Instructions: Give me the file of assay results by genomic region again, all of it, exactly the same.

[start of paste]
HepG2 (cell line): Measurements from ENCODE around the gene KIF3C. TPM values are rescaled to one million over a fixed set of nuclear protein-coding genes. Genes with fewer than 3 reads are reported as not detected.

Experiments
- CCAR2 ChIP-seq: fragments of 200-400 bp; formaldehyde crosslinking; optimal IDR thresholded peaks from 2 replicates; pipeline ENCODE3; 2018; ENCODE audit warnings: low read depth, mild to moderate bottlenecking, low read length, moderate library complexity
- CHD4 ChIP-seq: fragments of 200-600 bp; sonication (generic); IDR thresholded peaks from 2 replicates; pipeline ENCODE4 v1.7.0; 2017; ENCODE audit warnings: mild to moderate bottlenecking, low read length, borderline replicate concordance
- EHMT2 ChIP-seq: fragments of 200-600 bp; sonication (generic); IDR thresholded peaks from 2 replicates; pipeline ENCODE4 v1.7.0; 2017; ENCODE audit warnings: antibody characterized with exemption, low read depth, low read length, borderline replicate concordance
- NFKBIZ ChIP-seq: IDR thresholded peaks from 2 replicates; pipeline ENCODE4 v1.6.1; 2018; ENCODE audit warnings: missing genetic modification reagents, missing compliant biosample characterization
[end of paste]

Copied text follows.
HepG2 (cell line): Measurements from ENCODE around the gene KIF3C. TPM values are rescaled to one million over a fixed set of nuclear protein-coding genes. Genes with fewer than 3 reads are reported as not detected.

Experiments
- CCAR2 ChIP-seq: fragments of 200-400 bp; formaldehyde crosslinking; optimal IDR thresholded peaks from 2 replicates; pipeline ENCODE3; 2018; ENCODE audit warnings: low read depth, mild to moderate bottlenecking, low read length, moderate library complexity
- CHD4 ChIP-seq: fragments of 200-600 bp; sonication (generic); IDR thresholded peaks from 2 replicates; pipeline ENCODE4 v1.7.0; 2017; ENCODE audit warnings: mild to moderate bottlenecking, low read length, borderline replicate concordance
- EHMT2 ChIP-seq: fragments of 200-600 bp; sonication (generic); IDR thresholded peaks from 2 replicates; pipeline ENCODE4 v1.7.0; 2017; ENCODE audit warnings: antibody characterized with exemption, low read depth, low read length, borderline replicate concordance
- NFKBIZ ChIP-seq: IDR thresholded peaks from 2 replicates; pipeline ENCODE4 v1.6.1; 2018; ENCODE audit warnings: missing genetic modification reagents, missing compliant biosample characterization